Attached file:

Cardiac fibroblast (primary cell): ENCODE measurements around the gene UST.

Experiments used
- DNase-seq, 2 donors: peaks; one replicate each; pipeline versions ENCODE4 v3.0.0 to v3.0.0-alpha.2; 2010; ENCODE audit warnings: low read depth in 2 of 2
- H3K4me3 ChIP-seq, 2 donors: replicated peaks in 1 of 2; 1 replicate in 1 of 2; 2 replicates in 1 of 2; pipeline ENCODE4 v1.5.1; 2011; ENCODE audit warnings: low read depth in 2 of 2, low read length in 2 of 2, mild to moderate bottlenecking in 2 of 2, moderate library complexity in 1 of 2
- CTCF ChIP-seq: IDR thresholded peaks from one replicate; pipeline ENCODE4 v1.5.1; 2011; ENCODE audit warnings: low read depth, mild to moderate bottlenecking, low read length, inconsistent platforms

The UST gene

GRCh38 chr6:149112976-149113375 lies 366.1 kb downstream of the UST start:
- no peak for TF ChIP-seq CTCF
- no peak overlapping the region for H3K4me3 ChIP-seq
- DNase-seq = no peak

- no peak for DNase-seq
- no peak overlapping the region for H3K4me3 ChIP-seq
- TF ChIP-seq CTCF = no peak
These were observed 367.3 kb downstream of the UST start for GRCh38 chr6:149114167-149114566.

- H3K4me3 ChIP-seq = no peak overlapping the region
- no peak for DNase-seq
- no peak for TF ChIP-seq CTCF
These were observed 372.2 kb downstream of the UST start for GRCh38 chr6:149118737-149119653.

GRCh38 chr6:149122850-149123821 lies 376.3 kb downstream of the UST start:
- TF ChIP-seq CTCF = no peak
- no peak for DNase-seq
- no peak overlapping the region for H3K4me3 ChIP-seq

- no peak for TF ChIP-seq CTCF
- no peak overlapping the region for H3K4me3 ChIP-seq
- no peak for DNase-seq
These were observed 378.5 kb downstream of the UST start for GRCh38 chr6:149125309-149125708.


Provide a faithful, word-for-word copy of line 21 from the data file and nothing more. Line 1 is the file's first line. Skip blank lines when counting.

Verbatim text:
- no peak for DNase-seq